I band.

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Question

What do we call a narrow dark band in the centre of the H zone that corresponds to proteins linking together the central region of adjacent myosin filaments?


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Answer

M line.

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Question

What is the section between two Z lines called?


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Answer

A sarcomere.

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Question

Name a series of tubular sleeve-like segments surrounding each individual myofibril. Their main role is to store calcium ions.


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Answer

Sarcoplasmic reticulum.

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Question

Name three common causes of muscle spasms.


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Answer

  1. Overuse and muscle fatigue.
  2. Dehydration.
  3. Electrolyte abnormalities.

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Question

The sliding filament theory involves the act of five different molecules + calcium ions. Name them.

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Answer

1.Myosin 

2.Actin

3.Tropomyosin

4.Troponin, 

5.ATP

 + 6.Calcium ions

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Question

What are the six steps of the cross-bridge formation cycle?

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Answer

1. The influx of calcium ions 🡺 triggers the unblocking of the actin-binding sites.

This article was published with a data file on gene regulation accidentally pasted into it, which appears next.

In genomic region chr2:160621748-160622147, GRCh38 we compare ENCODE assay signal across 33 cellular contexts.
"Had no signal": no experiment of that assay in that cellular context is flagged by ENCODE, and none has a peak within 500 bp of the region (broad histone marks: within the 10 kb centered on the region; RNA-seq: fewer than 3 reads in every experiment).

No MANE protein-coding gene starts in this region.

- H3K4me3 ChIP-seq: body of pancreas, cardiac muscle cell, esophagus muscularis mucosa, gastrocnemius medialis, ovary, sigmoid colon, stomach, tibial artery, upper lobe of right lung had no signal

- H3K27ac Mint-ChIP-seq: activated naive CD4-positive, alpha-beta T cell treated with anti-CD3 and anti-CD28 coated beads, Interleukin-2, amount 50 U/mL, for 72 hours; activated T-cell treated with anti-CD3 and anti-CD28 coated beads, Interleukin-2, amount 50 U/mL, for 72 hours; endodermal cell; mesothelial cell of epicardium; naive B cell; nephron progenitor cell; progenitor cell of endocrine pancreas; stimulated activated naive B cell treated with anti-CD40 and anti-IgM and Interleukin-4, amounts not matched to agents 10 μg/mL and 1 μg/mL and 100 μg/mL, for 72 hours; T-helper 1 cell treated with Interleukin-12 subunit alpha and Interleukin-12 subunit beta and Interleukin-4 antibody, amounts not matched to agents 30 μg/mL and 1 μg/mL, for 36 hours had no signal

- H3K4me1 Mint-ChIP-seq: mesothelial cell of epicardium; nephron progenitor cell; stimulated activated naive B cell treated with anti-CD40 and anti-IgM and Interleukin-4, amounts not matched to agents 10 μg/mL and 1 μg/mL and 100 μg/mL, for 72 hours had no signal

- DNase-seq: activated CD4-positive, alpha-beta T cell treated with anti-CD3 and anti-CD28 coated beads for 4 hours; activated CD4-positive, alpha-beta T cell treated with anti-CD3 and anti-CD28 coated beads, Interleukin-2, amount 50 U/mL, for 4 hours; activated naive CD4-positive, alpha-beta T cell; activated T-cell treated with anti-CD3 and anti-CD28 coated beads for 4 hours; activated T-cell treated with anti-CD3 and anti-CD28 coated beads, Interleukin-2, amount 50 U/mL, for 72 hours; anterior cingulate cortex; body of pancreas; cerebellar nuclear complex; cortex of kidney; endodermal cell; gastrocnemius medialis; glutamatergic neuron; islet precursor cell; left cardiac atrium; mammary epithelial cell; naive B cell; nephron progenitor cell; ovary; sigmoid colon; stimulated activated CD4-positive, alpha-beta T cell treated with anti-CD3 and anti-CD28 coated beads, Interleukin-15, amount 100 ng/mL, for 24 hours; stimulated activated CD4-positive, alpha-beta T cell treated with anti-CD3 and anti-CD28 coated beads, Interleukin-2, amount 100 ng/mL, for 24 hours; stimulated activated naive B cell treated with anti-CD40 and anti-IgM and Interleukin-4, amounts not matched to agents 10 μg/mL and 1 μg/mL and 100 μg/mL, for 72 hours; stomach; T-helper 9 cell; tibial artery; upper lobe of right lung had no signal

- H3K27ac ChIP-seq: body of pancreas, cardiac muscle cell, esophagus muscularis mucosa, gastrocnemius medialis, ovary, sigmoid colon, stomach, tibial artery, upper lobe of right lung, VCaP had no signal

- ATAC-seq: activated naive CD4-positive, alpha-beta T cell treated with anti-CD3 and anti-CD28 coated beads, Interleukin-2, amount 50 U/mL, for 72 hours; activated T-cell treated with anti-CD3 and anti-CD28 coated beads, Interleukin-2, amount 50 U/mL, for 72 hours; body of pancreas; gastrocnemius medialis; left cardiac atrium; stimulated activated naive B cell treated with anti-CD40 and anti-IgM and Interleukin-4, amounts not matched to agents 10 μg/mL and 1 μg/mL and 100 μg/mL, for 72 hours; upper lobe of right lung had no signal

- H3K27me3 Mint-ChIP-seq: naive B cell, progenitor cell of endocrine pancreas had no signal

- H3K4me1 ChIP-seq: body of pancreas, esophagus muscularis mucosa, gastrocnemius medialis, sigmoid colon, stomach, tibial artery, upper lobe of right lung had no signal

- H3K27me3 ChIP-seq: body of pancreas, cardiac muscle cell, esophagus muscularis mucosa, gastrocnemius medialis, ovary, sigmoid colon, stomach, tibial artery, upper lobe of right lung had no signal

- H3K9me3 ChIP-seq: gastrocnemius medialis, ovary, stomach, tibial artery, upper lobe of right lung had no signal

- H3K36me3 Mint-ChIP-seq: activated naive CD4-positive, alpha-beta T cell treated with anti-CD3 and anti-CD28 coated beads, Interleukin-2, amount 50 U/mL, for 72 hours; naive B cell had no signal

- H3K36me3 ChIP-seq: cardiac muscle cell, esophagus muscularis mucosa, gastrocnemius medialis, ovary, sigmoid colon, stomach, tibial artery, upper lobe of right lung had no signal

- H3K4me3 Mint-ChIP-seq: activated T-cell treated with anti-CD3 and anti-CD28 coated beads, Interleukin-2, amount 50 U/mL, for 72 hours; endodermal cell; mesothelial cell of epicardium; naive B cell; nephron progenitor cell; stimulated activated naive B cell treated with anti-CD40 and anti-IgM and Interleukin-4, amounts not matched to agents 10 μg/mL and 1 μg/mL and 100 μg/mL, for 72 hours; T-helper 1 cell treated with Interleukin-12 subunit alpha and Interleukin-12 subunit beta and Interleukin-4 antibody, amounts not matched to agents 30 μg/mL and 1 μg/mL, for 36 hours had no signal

2. Myosin head binds to actin. 

3. The power stroke of the myosin head causes the sliding of the thin actin filaments.

4. The binding of ATP to myosin head resulting in the cross-bridge detachment.  

5. The hydrolysis of ATP, which re-energizes the myosin head and makes it ready for the next cycle. 

6. The transport of calcium ions back to the SR.

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Question

An ___brings about the release of calcium ions from the _______.


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Answer

  • Action potential
  • SR

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Question

Calcium ions flood into the sarcoplasm and _____, causing a ________of the troponin-tropomyosin complex.

This conformation change ____the binding sites on ____.

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Answer

  • Bind to the troponin c
  • Conformational change
  • Unblocks
  •  Actin filaments

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Question

The binding of myosin to actin brings about a _____ of the cross bride, resulting in the release of ___and___.

At the same time, the cross-bridge ___, pulling the ____inward toward the _____. This movement is called the "_____."

The _____has been transformed into the ____of contraction.

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Answer

  • conformational change
  • ADP 
  • phosphate ion
  • flexes
  • actin filament
  • M line
  • Power Stroke
  • chemical energy of ATP hydrolysis
  • mechanical energy

Show question